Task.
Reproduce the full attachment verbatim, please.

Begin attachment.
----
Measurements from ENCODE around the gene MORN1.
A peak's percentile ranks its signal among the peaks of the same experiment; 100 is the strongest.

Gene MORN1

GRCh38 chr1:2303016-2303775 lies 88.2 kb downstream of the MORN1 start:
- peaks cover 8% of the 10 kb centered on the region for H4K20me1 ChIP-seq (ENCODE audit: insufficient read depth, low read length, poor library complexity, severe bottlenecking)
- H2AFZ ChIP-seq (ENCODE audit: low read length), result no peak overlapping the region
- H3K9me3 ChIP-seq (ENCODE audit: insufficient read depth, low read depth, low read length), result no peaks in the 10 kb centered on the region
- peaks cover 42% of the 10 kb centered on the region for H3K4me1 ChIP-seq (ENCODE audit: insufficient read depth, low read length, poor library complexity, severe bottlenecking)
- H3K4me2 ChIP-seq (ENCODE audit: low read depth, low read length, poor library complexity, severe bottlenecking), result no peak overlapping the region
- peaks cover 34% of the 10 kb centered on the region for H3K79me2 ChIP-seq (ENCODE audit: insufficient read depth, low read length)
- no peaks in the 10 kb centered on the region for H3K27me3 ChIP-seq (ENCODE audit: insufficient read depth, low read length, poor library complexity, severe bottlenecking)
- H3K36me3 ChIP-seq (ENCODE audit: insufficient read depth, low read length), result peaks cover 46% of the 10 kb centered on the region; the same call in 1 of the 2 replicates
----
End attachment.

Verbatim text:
Measurements from ENCODE around the gene MORN1.
A peak's percentile ranks its signal among the peaks of the same experiment; 100 is the strongest.

Gene MORN1

GRCh38 chr1:2303016-2303775 lies 88.2 kb downstream of the MORN1 start:
- peaks cover 8% of the 10 kb centered on the region for H4K20me1 ChIP-seq (ENCODE audit: insufficient read depth, low read length, poor library complexity, severe bottlenecking)
- H2AFZ ChIP-seq (ENCODE audit: low read length), result no peak overlapping the region
- H3K9me3 ChIP-seq (ENCODE audit: insufficient read depth, low read depth, low read length), result no peaks in the 10 kb centered on the region
- peaks cover 42% of the 10 kb centered on the region for H3K4me1 ChIP-seq (ENCODE audit: insufficient read depth, low read length, poor library complexity, severe bottlenecking)
- H3K4me2 ChIP-seq (ENCODE audit: low read depth, low read length, poor library complexity, severe bottlenecking), result no peak overlapping the region
- peaks cover 34% of the 10 kb centered on the region for H3K79me2 ChIP-seq (ENCODE audit: insufficient read depth, low read length)
- no peaks in the 10 kb centered on the region for H3K27me3 ChIP-seq (ENCODE audit: insufficient read depth, low read length, poor library complexity, severe bottlenecking)
- H3K36me3 ChIP-seq (ENCODE audit: insufficient read depth, low read length), result peaks cover 46% of the 10 kb centered on the region; the same call in 1 of the 2 replicates